A serious concern for nurseries is the potential for Phytophthora ramorum and other Phytophthora species to colonize roots without inducing aboveground symptoms in plants that then serve as cryptic reservoirs of inoculum. Episodic abiotic stresses that reduce plant water potential can compromise host resistance to trigger disease development from root and crown infections in many Phytophthora-plant interactions. We conducted a series of experiments with root-inoculated Rhododendron plants in a potting soil mix to assess influence of excess salt or water deficit on ramorum blight development and the potential for these abiotic stresses to affect efficacy of oomycete-suppressive chemical soil treatments. In growth chamber trials, P. ramorum colonized roots in both non-salted and salt-treated plants. However, salt treatment offset the benefit realized from soil treatment with mefanoxam (Subdue Maxx) or mandipropamid (Micora), as evidenced by enhanced pathogen colonization of roots. A three-week episode of water stress imposed after chemical treatment but prior to inoculation eliminated protection against P. ramorum root colonization conferred by fosetyl-Al (Aliette). In an outdoor experimental nursery, foliar symptoms were apparent in 23% of root-inoculated plants in two trials and absent in one trial. However, the majority of inoculated plants in all trials had colonized roots with little or no aboveground symptoms. A single application of Subdue Maxx or Aliette reduced root colonization by P. ramorum in Rhododendron plants. Although salt stress did not enhance ramorum blight symptom expression in the nursery, salt partially offset protection from P. ramorum root colonization obtained by Subdue Maxx.

Ramsey, C.; Freebury, P.C.; Newman, D.H.; Schweigkofler, W.; Cseke, L.J. and Newman, S.E. 2021. Use of foliar chemical treatments to induce disease resistance in Rhododendrons inoculated with Phytophthora ramorum. Global Journal of Agricultural Innovation, Research & Development. Volume 8:1 – 21. DOI: https://doi.org/10.15377/2409-9813.2021.08.1.

A field study was conducted at the National Ornamental Research Site at Dominican University California (NORS-DUC). The study goal was to evaluate three chemical inducers applied as foliar treatments for controlling Phytophthora ramorum, on Rhododendron x ‘Cunningham’s White’ nursery plants. The inducers were chlorine dioxide (ElectroBiocide), hydrogen peroxide (OxiDate 2.0), and acibenzolar-s methyl (Actigard). Water samples from the electrostatic sprayer were measured for three physicochemical water properties. Visual assessment of plant foliage, based on the Horsfall- Barratt scale, was conducted at three and five months after chemical treatments. Foliar fluorescence (Fv/Fm) was measured over three dates. The success of P. ramorum inoculations were determined using qPCR methods. Visual assessment across both months showed no signs of P. ramorum infection or chemical injury symptoms. However, P. ramorum infection vis-à-vis qPCR analysis was confirmed. The September Fv/Fm results revealed that all the chemical inducer treatments were equivalent to the water treatment, except for Actigard. The qPCR results were in general agreement with the Fv/Fm results indicating that the rhododendrons were successfully inoculated with P. ramorum but were non-symptomatic. The electrostatic sprayer ionized the water droplets, resulting in increased Fv/Fm values for the water treatments 90 days after application. There was a three-month delay in fluorescence responses to the most effective chemical applications, indicating that woody plants may need to be monitored over the long term to determine accurate responses to foliar treatments.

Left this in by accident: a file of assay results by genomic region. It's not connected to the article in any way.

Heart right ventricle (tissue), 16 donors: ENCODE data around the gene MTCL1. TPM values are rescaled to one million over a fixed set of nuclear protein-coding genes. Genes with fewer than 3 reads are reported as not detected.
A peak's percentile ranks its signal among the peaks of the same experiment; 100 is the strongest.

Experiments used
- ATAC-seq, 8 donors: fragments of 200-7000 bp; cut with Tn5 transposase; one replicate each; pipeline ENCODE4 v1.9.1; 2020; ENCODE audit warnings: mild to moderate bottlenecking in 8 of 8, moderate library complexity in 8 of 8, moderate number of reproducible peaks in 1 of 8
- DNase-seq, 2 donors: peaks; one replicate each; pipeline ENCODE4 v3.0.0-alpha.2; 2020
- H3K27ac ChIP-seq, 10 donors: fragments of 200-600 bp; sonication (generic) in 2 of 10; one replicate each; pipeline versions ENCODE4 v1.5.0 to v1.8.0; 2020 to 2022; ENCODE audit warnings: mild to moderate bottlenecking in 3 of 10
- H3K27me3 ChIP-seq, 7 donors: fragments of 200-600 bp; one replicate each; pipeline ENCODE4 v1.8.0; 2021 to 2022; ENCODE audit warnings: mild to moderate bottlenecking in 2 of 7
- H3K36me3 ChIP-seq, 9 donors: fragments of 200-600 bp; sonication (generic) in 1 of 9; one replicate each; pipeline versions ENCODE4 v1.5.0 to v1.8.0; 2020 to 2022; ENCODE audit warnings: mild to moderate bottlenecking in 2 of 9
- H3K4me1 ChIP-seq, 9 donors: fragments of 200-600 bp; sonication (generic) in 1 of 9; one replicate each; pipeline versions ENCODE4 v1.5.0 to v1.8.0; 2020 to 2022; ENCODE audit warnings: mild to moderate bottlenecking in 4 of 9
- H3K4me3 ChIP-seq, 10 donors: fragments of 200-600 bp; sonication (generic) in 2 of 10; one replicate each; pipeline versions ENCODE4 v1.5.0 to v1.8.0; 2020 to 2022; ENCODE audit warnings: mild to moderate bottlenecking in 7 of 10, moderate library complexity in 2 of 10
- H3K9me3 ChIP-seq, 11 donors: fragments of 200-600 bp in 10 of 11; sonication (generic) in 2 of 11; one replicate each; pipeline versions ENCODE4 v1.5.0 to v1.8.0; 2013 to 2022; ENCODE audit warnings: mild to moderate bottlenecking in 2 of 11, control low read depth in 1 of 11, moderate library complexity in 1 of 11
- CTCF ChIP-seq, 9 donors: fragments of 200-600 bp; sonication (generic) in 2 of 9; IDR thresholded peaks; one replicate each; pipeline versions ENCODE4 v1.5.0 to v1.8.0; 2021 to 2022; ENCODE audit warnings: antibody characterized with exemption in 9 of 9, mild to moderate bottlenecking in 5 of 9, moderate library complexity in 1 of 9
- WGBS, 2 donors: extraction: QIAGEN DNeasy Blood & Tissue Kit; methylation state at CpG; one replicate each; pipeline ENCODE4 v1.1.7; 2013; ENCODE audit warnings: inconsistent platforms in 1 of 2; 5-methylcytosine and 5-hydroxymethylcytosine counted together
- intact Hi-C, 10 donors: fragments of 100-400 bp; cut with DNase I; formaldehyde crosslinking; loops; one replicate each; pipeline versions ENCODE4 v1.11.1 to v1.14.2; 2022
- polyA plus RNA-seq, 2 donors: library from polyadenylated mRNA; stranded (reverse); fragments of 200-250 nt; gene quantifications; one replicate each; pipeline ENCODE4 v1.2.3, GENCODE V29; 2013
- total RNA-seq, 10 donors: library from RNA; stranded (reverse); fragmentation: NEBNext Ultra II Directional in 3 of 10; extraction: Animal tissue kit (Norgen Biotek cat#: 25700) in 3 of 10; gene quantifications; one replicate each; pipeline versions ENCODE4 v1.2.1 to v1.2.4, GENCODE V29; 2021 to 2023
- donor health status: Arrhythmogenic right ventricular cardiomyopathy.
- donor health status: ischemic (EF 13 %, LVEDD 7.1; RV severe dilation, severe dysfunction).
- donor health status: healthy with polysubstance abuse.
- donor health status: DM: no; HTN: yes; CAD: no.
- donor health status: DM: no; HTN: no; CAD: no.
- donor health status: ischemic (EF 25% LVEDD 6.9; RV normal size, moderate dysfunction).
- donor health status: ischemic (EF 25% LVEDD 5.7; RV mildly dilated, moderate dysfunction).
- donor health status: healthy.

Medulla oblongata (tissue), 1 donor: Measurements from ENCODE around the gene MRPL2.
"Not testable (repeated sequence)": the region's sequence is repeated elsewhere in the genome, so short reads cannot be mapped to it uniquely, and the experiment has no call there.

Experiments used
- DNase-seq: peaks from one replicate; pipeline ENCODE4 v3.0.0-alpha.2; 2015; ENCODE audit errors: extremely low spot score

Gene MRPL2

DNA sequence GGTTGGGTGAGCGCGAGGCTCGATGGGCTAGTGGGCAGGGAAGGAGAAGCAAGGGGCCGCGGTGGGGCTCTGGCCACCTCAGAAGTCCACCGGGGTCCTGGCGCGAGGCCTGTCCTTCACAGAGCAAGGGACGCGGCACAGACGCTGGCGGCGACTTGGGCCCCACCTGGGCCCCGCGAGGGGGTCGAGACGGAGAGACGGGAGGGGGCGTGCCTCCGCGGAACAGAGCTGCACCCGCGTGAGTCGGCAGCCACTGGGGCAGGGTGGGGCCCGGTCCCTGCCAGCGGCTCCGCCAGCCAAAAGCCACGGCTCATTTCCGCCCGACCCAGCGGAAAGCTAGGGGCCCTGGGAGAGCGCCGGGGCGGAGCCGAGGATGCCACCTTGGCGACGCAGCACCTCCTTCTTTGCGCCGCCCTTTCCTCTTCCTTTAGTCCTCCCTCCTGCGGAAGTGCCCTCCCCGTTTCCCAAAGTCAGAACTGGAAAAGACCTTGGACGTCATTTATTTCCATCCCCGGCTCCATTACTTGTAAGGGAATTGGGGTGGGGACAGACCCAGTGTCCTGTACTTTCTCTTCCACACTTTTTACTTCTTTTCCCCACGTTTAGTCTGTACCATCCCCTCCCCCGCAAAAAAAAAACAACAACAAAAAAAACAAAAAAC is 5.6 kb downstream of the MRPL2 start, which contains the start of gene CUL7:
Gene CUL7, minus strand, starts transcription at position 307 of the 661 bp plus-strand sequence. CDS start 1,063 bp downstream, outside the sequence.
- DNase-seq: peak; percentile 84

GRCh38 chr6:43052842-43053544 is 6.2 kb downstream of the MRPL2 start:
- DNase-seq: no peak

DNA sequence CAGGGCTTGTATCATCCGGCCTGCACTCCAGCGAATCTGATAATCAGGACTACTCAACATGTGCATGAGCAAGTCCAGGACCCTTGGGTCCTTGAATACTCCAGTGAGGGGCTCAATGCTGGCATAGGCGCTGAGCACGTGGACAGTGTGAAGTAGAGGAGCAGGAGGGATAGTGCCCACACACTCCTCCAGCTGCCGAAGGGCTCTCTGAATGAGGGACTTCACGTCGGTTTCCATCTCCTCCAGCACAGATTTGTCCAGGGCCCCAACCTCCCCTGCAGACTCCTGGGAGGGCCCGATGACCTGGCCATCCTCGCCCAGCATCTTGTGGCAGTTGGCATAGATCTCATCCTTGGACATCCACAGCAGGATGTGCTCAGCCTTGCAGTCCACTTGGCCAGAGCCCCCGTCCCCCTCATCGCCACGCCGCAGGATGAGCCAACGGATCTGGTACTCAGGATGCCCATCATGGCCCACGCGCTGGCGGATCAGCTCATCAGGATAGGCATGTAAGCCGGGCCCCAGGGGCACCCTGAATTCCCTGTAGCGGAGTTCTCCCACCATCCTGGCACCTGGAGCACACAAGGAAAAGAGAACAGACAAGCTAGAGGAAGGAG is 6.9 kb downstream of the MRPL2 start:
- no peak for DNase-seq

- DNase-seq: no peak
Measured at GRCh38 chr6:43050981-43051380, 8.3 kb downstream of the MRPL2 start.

Related Research

Dale, A.; Kus, S.; Uzunovic, B.A. 2021. Detection of Phytophthora pathogens in wood products using genomics. FPInnovations. Vancouver, BC, Canada. https://library.fpinnovations.ca/media/WP/TR2021N27.pdf.

Mota, I.; Teixeira-Santos, R.; Rufo, J.C. 2021. Detection and identification of fungal species by electronic nose technology: A systematic review. Fungal Biology Reviews. Early view.  https://doi.org/10.1016/j.fbr.2021.03.005.

Resources

Poland, T.M.; Patel-Weynand, T.; Finch, D.M.; Ford Miniat, C.; Hayes, D.C.; Lopez, V.M., eds. 2021. Invasive Species in Forests and Rangelands of the United States: A Comprehensive Science Synthesis for the United States Forest Sector. Heidelberg, Germany: Springer International Publishing. 455p. https://doi.org/10.1007/978-3-030-45367-1.

Oregon Department of Forestry. 2021. Sudden oak death (Phytophthora ramorum) Forest Health Fact Sheet, April. 2 pgs. https://www.oregon.gov/ODF/Documents/ForestBenefits/SOD.pdf. [Note the map and other disease distribution details are out of date, due to the recent detections described above, see page 1.]